Marsha Sigman said...

You make me thing too hard. But maybe that's a good thing.

The world I saw ten years ago is not the same world I see today. The words I chose then were mine but it was a different version of me that I will never be able to recapture.

M.A.Leslie said...

I always feel like saying wow when I read from your blog. So I will stick with what works, wow.

Taryn Tyler said...

I've experienced this before when I read old manuscripts I had planned on editing one day and find there is nothing I can do to change them. Not because they are perfect (definatley not because they are perfect) or because they are unsalvagable, but because the me who wrote them is so different than the me now. Even with my more developed (hopefully) sense of plot and stronger (hopefully) prose I can't alter the work without destroying some of what made it work. And so I return to present works full of new words and let the old ones collect dust. That's not necisarily a bad thing though. As you have said, much more expertly, the present is where we experience.

JM Leotti said...

I am struck by thinking about the fleeting moment of now, and how the past can only be filtered through that perspective. Maybe all words are of the now, but maybe they have a certain resonance with the past? I was thinking about your Japan post, as well, and about your important question about where our writing comes from. I think one reason writers write is to form a bridge of human experience over time. As you said, we probably cannot know intimately the minds of people who came before us, and I believe this to be true. In some ways, this bothers me a little, because I want to know! I think I remember reading somewhere that in the film Shakespeare in Love, ‘a woman on the stage’ would probably never happen then because it just wasn’t in the mind set of the time. Yet, I don’t know this for a fact. Would Viola have been considered insane if this had been a factual report? Would a woman of that time even consider the possibility? (My own thought is “possibly, yes” because throughout history there seems to always be someone who comes along and thinks outside the box. Most often the result is progress.)

It seems what we end up knowing is what might be called the essence of human truth. This is why when we read certain writers who give us that “a ha!” moment, an epiphany, we shiver. We get excited. We have connected to a person who lived far away from us in time. And I think this is why the writer (of any time) is important (getting back to your Japan post). Writers build bridges over the expanse of time. We might only be able to experience life moment by moment, but what we find when we read a writer who connects is that he or she was/is similar to us. They have gotten to the core of truth. The rest falls away like dry husks, and we are left with the shared essence of what it’s like to be human.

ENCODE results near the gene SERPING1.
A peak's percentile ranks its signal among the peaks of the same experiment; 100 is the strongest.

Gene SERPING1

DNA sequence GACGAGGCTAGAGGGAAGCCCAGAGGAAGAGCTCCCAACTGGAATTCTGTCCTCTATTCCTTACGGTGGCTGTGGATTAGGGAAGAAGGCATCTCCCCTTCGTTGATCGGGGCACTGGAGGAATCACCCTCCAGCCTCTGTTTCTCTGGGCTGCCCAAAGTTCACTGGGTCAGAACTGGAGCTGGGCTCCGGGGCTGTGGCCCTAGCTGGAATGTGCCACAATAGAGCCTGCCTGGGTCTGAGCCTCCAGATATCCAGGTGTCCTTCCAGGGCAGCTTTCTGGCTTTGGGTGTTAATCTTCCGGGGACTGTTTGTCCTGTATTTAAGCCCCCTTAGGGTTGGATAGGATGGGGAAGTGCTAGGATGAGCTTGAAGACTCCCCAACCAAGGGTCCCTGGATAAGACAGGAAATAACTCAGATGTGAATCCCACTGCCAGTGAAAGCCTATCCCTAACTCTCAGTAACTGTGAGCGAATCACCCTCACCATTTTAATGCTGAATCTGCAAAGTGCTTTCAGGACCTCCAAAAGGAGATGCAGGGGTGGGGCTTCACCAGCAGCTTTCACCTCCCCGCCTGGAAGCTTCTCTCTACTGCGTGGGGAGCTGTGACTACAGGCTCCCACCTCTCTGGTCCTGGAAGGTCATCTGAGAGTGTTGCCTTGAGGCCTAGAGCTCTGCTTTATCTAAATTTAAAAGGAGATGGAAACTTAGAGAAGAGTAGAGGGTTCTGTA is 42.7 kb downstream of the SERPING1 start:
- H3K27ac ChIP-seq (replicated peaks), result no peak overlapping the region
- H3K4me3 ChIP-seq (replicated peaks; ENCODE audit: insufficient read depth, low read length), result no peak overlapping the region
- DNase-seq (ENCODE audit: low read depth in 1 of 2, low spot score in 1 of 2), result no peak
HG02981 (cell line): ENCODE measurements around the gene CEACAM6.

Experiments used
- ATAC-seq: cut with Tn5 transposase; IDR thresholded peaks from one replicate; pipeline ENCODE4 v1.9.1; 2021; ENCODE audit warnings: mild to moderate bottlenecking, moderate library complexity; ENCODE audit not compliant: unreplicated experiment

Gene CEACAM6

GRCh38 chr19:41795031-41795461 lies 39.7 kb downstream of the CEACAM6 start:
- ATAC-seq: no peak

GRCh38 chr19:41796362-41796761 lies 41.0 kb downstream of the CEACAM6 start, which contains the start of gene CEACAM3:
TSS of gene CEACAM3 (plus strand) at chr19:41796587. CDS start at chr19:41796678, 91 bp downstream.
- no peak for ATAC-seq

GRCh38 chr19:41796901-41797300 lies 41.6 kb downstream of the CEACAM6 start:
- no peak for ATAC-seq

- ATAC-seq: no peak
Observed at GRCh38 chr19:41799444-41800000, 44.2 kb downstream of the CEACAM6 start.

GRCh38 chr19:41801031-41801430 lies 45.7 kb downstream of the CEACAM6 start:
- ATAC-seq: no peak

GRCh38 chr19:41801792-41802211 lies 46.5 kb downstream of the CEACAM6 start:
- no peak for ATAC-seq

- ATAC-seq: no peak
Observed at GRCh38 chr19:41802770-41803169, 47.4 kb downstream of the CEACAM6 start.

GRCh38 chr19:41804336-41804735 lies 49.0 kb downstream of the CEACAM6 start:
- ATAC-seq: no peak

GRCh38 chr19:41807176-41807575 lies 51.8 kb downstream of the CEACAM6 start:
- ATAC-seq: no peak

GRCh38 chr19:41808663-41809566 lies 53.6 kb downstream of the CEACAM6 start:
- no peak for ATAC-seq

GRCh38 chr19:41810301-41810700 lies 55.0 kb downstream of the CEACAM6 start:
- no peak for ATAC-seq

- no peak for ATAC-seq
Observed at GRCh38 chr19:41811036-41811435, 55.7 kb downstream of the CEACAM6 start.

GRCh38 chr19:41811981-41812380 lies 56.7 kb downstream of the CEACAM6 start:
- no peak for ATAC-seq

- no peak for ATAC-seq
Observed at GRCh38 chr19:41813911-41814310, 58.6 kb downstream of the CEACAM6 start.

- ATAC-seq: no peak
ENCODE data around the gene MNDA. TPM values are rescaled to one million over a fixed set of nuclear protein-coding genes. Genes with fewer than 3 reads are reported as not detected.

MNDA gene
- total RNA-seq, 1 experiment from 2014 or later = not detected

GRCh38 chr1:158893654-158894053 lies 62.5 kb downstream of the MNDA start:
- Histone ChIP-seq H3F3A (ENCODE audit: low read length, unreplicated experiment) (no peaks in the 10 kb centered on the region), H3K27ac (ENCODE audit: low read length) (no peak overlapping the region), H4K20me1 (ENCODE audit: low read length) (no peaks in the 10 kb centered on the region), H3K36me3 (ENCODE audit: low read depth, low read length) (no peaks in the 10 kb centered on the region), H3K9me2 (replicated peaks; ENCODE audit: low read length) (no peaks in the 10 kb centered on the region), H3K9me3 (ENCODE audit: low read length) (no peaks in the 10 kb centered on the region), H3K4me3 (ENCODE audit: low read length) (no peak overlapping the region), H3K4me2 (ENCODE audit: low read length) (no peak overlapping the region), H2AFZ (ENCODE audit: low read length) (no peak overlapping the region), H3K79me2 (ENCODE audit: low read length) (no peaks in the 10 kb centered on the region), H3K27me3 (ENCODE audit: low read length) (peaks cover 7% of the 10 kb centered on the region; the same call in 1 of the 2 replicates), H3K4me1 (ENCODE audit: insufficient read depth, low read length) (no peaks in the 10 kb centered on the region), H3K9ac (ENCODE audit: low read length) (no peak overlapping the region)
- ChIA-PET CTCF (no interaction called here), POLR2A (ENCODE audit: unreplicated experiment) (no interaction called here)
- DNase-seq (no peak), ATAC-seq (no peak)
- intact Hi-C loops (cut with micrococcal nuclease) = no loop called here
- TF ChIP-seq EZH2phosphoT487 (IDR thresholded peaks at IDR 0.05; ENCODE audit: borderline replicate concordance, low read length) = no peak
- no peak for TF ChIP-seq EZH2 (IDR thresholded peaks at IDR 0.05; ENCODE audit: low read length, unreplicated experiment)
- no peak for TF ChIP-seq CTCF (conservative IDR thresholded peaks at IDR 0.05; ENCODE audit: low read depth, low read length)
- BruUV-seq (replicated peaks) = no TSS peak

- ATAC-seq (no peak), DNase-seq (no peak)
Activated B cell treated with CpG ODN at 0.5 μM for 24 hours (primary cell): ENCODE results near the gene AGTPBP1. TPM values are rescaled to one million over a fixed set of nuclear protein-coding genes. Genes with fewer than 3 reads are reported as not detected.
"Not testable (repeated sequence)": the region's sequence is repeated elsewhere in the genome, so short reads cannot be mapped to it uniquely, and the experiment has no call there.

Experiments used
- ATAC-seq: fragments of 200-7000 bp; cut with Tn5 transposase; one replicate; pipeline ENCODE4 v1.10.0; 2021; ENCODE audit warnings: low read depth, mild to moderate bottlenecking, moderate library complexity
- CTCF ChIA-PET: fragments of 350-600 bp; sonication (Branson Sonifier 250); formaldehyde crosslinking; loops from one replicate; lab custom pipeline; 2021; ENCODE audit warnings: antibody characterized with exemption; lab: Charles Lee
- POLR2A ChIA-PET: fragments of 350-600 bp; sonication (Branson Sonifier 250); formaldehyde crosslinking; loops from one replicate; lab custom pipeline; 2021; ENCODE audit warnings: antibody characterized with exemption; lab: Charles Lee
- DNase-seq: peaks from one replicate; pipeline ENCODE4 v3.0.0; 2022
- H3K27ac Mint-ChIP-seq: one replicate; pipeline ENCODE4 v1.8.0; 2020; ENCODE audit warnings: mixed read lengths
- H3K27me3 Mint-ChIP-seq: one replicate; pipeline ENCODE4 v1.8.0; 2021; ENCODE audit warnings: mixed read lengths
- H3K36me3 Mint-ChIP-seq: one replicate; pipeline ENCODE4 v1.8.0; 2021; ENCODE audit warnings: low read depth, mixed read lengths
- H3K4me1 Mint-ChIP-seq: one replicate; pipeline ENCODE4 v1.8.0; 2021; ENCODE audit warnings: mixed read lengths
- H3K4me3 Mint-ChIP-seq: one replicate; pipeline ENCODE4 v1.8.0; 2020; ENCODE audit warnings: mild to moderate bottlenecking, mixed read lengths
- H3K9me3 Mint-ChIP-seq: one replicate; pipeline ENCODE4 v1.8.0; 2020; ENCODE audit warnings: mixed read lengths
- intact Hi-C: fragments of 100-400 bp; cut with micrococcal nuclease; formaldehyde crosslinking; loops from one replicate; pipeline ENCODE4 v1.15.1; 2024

And we will have to be satisfied with that. The Zen masters have the best perspective on the moment by moment thing. Being a writer, I find it frustrating to not be able to get into the mind of, let’s say, a Medieval woman, and know truly what she experienced.

Great post, Bryan. I love using my little gray cells!

Bryan Russell (Ink) said...

JM, that reminds me of this great quotation I stumbled across the other day:

Everything I learned about human natuer I learned from me.

- Anton Chekhov

I love that line, and I think there's a lot of truth to it. Because, in the end, everything we write is filtered through our own consciousness. In the end we're always writing about people, and in some senses we're always writing about ourselves, about what we've observed in the world, and about how the two meet.

And yet, if we do it well, we can touch, and perhaps grab hold of, a little of that human truth, something that we can all share and understand.

JM Leotti said...

Thanks for the quote Bryan, brilliant! We exist alone/together, and I think the closest thing we have to truly sharing this experience on earth is through art in some form or another, in the here and now, as you said.

Bryan Russell (Ink) said...

I should also mention, you know, that Chekhov actually knew how to spell "nature" properly. Most of the time. None of us is perfect. Next time I see him, I'll tell him about his little spelling faux pas.

JM Leotti said...

Ha! What a slacker. ;)

Susan Kaye Quinn said...

Today, I sent my niece a journal for her sixteenth birthday. I wrote her a note about how I wish I had kept a journal when I was a girl, so I could look back at the words and see the threads of the woman I would become, just beginning to gather. I encouraged her to use it, as a present to her future self.

I love Taryn's observation about needing to leave the old MS alone, as evidence of her prior self. That speaks to me, and not just because I have a book I may have to rewrite as well! :)

This idea of having all things filtered through our present consciousness reminded me of an idea in McKee's book (I'm quoting him a lot today), about having a carefully chosen reveal in a story that will cause the reader to rewind all the way through the story, to see all the hints dropped like gumdrops throughout the book. This rewinding and tying together is a very emotionally satisfying experience.

I think this is what writers naturally want to do: rewind, tie together, bring it forward into one satisfying moment in the present where it all has meaning.

Lovely post! :)